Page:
Learning to be happy
Happiness isn’t random; it is about us and our way of thinking. It is our mindset that makes the difference between happiness and other emotions; how we decide to interpret events and what we choose to focus on that informs our happiness or discontent.
Those who have a happiness mindset are likely to be satisfied with what they have and it is that outlook that makes the difference to their emotional well-being. They are likely to take life’s challenges in their stride, rather than focus on dissatisfactions. Wasting mental or emotional energy worrying about things over which they have no control is not something a person with a happiness mindset is likely to do.
Of course it’s not that happy people make fewer mistakes; it’s simply that they don’t dwell on those mistakes. Mistakes merely represent an opportunity to do things differently next time. A person who is predisposed to happiness or positivity is more likely to take responsibility for their actions and decisions and is unlikely to blame random circumstances or other people for life’s twists and turns. Ruminating on past decisions or fretting about the future isn’t something that a naturally happy person tends to do; they are more likely to live life to the full and live in the moment.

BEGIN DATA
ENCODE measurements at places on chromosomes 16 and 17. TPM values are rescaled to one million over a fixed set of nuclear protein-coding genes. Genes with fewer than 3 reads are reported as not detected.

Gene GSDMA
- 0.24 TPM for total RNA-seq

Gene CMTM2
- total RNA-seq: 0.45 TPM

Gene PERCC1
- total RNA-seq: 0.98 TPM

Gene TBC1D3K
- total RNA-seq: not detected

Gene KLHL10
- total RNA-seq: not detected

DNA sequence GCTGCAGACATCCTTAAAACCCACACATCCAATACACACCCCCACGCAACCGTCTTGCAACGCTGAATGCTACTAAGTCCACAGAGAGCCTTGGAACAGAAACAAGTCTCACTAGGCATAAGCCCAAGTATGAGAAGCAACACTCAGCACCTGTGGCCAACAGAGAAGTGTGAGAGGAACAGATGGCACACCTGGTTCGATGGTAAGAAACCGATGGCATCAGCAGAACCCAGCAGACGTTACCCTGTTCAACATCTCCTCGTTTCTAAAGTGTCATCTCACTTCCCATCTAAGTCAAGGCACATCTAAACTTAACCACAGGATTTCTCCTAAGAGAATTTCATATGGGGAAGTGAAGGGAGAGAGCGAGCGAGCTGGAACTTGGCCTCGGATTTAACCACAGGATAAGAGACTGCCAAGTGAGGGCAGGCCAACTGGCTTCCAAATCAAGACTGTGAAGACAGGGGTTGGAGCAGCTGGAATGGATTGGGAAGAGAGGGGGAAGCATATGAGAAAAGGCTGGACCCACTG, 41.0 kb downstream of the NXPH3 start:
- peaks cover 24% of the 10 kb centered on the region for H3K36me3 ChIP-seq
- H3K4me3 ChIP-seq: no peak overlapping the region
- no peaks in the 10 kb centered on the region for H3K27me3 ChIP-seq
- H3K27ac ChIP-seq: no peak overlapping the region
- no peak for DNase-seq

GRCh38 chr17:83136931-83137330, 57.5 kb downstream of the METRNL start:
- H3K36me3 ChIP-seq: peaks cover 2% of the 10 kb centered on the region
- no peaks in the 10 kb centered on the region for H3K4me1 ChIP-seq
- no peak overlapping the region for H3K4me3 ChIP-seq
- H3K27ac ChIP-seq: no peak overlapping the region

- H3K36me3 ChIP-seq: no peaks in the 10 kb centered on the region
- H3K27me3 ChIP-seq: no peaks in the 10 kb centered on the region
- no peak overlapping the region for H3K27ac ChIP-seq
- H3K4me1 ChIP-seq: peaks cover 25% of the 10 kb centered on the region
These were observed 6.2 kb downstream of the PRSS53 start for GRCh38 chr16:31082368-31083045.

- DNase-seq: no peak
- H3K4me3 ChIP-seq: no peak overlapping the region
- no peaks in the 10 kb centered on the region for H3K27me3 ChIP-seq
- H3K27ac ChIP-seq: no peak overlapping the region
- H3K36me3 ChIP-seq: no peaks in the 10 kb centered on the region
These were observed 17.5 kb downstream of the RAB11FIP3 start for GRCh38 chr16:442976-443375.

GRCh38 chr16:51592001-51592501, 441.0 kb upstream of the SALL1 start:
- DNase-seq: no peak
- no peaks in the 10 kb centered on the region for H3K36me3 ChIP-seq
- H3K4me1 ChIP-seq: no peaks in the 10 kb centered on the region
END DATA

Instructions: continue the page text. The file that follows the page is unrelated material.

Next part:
This is where a naturally happy person differs from someone whose ‘default position’ is a less positive state. It’s not all doom and gloom though; adopting a more positive outlook is something that can be achieved. It is likely to require some self-evaluation, some practice to develop new skills and probably a new way of looking at life. It may also be helpful for someone who tends to see their glass as ‘half empty’ to have some therapy. Hypnotherapy is described in psychotherapeutic terms as a brief therapy and can be very useful for those wanting to experience change in a relatively short time. Humans can change, regardless of their mindset or history and hypnotherapy offers an opportunity to do and see things differently.